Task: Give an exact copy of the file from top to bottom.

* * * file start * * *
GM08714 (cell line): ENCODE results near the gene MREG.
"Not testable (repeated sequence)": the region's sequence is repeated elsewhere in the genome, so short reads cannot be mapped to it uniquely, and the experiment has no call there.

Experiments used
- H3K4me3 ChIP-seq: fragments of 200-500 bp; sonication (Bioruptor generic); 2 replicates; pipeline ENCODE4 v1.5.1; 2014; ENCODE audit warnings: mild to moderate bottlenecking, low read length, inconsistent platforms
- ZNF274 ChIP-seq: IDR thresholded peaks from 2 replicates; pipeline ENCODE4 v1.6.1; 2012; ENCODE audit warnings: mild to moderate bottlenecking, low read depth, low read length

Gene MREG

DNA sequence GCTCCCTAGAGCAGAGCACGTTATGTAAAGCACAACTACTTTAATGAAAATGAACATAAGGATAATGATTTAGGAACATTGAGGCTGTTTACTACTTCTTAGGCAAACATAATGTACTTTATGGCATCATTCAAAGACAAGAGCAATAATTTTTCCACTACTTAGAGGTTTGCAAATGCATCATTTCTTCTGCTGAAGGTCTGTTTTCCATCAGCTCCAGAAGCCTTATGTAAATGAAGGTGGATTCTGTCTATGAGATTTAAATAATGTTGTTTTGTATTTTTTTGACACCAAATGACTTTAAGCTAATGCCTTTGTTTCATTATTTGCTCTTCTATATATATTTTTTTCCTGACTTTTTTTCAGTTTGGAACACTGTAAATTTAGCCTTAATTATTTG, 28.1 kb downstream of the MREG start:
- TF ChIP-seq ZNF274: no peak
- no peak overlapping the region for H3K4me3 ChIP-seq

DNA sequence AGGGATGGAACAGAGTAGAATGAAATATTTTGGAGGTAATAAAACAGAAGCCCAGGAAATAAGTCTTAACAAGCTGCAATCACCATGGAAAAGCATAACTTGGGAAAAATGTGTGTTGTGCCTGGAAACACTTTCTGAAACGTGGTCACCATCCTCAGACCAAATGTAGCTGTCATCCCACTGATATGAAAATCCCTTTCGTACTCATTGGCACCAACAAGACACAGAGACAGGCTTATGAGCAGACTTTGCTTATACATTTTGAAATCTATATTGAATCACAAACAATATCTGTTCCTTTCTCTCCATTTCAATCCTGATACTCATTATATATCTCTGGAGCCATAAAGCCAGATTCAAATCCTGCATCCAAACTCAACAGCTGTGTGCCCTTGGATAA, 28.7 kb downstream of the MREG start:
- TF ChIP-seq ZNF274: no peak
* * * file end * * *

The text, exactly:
GM08714 (cell line): ENCODE results near the gene MREG.
"Not testable (repeated sequence)": the region's sequence is repeated elsewhere in the genome, so short reads cannot be mapped to it uniquely, and the experiment has no call there.

Experiments used
- H3K4me3 ChIP-seq: fragments of 200-500 bp; sonication (Bioruptor generic); 2 replicates; pipeline ENCODE4 v1.5.1; 2014; ENCODE audit warnings: mild to moderate bottlenecking, low read length, inconsistent platforms
- ZNF274 ChIP-seq: IDR thresholded peaks from 2 replicates; pipeline ENCODE4 v1.6.1; 2012; ENCODE audit warnings: mild to moderate bottlenecking, low read depth, low read length

Gene MREG

DNA sequence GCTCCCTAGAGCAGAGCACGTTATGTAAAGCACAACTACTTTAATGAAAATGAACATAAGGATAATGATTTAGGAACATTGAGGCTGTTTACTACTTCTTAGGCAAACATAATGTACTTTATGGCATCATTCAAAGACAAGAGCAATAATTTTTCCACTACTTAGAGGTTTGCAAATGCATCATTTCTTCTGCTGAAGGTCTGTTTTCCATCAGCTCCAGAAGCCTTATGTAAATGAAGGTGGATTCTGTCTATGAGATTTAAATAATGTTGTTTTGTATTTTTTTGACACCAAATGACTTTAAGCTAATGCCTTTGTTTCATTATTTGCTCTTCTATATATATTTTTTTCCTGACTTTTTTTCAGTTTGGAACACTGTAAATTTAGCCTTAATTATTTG, 28.1 kb downstream of the MREG start:
- TF ChIP-seq ZNF274: no peak
- no peak overlapping the region for H3K4me3 ChIP-seq

DNA sequence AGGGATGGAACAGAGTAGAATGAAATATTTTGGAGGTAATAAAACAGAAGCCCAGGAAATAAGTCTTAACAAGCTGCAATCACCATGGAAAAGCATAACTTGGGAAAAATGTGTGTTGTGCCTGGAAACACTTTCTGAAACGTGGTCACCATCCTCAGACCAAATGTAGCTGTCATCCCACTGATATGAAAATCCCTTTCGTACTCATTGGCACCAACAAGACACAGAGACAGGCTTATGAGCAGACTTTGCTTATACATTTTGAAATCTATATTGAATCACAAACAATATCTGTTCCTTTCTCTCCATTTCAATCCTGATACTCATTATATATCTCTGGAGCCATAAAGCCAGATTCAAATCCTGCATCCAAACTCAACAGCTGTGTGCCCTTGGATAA, 28.7 kb downstream of the MREG start:
- TF ChIP-seq ZNF274: no peak